How do they do it?

How do they do it?

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How do they tumble through hoops with perfect precision, leap from pole to pole, strike a ballet pose on their partner’s head, and do it all in skin-tight costumes without even breaking a sweat?

Such glorious feats mean Le Grand Cirque is back in town with its new show Fantazie, and it’s a stunning feast of death-defying acrobatics and precision timing. Get it wrong by a nanosecond and you’d have injured acrobats everywhere.

We’re not just watching one man swing from long silky curtains and perform all kinds of twists and turns. We’re watching four people do it with immaculate synchronisation. The pole climbers come in multi-packs too, each performing identical movements as part of one inseparable being.

This new show has developed from Le Grand Cirque that played a sell-out season in Johannesburg two years ago. The most popular acts are still there, along with a selection of new acts from more than 15 countries.

Fantazie is superbly professional and absolutely mesmerising with its grand displays of easy muscular power. You’ll believe a man can fly – but only if he’s wearing pretty sequinned spandex.

It’s funny too, with the young hoop tumblers making acrobatics amusing, so you’re laughing as you’re gasping, which is difficult when you were holding your breath in the first place.

It’s all performed to pimped-up classical music, with Peer Gynt, Bolero and Night on Bear Mountain adding another layer of class to this multi-faceted show. The lighting is superb, building up high drama with spotlights and colour washes in perfect harmony with the music and movements.

A souped-up Swan Lake scene makes the ordinary ballet look almost static. And it emphasises that these performers are all world-class athletes and acrobats.
As each act performs there’s always someone shimmering and sparking in the background, so you’ve got the main spectacular event, razzle-dazzle costumes, exciting lighting and thrilling music. There’s so much to absorb that it’s a thrill for the eyes, the ears and the imagination.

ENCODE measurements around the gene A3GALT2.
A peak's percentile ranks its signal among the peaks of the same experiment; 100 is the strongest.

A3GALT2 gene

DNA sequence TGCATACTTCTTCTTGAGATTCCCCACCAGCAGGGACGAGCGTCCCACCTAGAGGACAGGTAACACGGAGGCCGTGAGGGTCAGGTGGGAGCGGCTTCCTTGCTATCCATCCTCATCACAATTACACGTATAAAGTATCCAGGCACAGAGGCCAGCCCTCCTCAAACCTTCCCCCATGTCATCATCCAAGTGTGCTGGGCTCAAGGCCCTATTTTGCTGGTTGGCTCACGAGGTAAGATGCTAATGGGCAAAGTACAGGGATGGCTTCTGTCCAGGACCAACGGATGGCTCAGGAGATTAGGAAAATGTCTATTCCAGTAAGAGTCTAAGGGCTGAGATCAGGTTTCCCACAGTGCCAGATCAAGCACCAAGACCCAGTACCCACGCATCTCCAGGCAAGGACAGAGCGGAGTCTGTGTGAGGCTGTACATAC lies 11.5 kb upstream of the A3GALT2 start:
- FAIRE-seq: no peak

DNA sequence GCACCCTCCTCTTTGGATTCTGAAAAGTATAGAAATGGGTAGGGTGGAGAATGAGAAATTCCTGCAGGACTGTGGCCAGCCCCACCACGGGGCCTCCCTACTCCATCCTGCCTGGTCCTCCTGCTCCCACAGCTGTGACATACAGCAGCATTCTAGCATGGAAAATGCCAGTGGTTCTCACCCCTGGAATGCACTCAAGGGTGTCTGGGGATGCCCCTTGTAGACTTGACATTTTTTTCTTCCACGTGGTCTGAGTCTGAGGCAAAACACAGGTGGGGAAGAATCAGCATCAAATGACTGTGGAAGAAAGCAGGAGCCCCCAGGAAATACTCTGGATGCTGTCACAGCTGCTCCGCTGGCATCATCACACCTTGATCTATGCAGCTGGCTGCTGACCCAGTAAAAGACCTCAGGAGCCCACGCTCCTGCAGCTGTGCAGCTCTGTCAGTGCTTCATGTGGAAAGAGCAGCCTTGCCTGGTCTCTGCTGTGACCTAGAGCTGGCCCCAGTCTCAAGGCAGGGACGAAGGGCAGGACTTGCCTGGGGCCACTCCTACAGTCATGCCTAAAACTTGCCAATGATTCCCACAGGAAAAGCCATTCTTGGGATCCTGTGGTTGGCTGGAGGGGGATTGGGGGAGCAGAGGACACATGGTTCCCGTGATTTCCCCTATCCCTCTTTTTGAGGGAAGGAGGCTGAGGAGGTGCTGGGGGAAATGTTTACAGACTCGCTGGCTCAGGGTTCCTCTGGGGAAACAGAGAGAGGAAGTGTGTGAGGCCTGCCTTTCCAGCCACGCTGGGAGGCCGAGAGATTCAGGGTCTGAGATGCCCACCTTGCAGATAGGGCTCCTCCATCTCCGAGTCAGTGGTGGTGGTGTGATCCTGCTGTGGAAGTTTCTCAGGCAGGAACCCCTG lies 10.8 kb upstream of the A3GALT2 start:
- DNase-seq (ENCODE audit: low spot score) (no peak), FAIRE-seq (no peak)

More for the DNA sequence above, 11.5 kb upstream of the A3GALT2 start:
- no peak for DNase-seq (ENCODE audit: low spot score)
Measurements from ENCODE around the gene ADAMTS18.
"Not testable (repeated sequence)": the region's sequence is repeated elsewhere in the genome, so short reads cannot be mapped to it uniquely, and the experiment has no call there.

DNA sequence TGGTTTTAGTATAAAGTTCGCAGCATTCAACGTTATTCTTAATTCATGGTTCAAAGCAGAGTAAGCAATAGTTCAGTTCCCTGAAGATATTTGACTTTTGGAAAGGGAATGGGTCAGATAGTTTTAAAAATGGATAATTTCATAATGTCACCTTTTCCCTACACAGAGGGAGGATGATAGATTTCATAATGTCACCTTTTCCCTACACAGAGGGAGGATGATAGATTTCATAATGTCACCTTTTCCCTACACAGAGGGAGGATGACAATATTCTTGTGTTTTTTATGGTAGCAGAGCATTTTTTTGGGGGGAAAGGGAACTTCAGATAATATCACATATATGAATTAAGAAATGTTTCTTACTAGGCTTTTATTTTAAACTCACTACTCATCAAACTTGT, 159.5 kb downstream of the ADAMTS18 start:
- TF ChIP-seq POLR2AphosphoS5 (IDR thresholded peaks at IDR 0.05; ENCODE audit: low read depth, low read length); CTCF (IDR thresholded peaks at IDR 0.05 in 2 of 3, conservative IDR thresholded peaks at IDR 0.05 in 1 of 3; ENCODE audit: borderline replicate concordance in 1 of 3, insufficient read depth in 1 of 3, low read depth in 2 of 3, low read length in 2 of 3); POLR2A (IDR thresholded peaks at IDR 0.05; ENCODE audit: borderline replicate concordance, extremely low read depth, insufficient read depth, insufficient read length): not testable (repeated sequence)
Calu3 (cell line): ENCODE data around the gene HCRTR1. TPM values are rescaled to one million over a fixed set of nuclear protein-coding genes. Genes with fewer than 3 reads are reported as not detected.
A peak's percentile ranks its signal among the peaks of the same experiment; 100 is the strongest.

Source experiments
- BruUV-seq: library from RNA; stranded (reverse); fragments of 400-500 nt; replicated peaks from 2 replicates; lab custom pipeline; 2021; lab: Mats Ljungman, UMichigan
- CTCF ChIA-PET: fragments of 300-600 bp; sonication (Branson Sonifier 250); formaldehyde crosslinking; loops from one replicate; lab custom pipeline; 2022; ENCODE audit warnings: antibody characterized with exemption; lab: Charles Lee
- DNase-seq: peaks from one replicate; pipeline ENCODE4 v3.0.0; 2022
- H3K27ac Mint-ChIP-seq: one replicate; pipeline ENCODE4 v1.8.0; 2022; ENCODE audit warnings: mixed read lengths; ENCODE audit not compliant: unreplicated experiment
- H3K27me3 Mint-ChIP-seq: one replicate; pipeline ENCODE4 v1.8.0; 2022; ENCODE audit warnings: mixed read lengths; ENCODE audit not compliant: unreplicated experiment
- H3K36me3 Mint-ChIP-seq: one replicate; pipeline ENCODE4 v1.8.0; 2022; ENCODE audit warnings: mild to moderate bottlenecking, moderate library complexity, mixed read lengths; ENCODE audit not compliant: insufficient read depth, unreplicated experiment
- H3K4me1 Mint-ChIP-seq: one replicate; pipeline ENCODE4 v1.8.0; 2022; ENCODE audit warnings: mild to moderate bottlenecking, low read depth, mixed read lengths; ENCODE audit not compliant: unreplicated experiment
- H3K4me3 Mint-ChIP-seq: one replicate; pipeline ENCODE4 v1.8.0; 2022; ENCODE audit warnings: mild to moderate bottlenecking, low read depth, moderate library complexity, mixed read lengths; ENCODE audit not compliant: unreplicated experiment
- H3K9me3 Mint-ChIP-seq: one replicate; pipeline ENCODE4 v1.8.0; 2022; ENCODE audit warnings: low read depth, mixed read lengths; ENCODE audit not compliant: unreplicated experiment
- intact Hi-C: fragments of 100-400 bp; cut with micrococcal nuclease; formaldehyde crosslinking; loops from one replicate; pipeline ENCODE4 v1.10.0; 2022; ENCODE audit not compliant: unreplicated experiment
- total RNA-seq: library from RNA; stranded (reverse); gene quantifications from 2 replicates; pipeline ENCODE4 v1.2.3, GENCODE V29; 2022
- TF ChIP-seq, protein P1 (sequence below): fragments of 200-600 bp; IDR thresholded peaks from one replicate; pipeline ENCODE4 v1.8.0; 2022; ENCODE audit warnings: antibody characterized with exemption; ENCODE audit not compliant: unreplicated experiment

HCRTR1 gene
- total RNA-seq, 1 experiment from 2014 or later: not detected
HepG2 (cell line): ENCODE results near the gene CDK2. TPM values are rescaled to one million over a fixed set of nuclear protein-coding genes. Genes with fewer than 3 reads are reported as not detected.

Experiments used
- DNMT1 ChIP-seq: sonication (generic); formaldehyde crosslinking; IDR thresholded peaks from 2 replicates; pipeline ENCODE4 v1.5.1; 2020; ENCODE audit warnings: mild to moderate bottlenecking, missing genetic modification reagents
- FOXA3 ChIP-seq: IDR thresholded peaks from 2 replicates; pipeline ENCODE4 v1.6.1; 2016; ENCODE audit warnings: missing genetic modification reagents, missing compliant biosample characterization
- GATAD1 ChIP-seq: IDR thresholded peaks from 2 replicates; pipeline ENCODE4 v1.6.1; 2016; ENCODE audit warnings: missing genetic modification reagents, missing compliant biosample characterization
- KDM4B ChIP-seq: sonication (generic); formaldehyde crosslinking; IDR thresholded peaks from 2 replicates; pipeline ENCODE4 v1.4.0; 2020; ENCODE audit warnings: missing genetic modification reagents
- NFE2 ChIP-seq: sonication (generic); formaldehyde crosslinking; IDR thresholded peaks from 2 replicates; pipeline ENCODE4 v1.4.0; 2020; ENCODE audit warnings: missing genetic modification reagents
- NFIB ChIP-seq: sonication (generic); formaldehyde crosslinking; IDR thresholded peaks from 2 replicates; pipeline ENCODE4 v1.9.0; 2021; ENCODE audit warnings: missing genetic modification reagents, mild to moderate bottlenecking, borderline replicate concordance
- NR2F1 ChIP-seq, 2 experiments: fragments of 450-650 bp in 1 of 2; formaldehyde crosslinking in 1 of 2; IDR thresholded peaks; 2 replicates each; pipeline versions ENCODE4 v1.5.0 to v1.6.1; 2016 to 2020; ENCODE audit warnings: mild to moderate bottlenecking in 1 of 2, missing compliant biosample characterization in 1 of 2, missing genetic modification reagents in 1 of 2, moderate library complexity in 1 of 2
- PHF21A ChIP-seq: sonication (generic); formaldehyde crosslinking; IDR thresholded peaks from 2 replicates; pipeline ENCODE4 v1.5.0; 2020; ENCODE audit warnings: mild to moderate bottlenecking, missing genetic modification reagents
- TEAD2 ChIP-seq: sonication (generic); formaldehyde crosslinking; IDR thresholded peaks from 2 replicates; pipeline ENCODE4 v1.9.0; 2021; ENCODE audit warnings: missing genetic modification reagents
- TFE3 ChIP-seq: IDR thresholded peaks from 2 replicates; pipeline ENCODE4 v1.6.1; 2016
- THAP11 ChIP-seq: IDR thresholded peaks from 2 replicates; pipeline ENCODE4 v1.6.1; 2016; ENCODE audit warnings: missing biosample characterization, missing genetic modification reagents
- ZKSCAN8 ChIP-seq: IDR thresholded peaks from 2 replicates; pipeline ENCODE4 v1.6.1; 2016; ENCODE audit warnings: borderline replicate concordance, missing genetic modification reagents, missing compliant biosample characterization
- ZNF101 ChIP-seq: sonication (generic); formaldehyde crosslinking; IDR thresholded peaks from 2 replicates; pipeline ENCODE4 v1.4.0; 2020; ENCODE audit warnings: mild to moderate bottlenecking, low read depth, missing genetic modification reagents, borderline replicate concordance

There are the usual Chinese contortionists too. Well, it’s not really usual, is it, to be able to wrap your feet around you head, but there’s a troop in every self-respecting circus.

There’s even a glamour girl in plastic orange hotpants swirling a handful of hula-hoops around her. That attracted a disproportionate volume of applause from the men in the audience, and I don’t think it was her athleticism they were clapping. If hula-hoop dexterity can give you a sexy bod like that, I’m popping out to get me some.

There’s real circus feel to the show, with a bit of vaudeville, some audience interaction, and a hefty dose of glamour. There’s a clown too, in the form of a mime artist who introduces the acts without speaking a word. Yet this is no ordinary slapstick clown. He’s a strongman and an acrobat, and a man who can disappear inside his own balloon. No really – his fabulous balloon trick will blow you away.

It’s a spectacle that will entertain an educated audience as well as wide-eyed newcomers.

Book a seat even if you think it sounds expensive. Tickets start from R186, so with 50 characters in the show that’s only R3.72 for every acrobat, and that’s a ridiculous bargain.

Le Grande Cirque Fantazie runs at Joburg Theatre until Sunday, 8th August.

For more of Lesley’s musings follow the links alongside.

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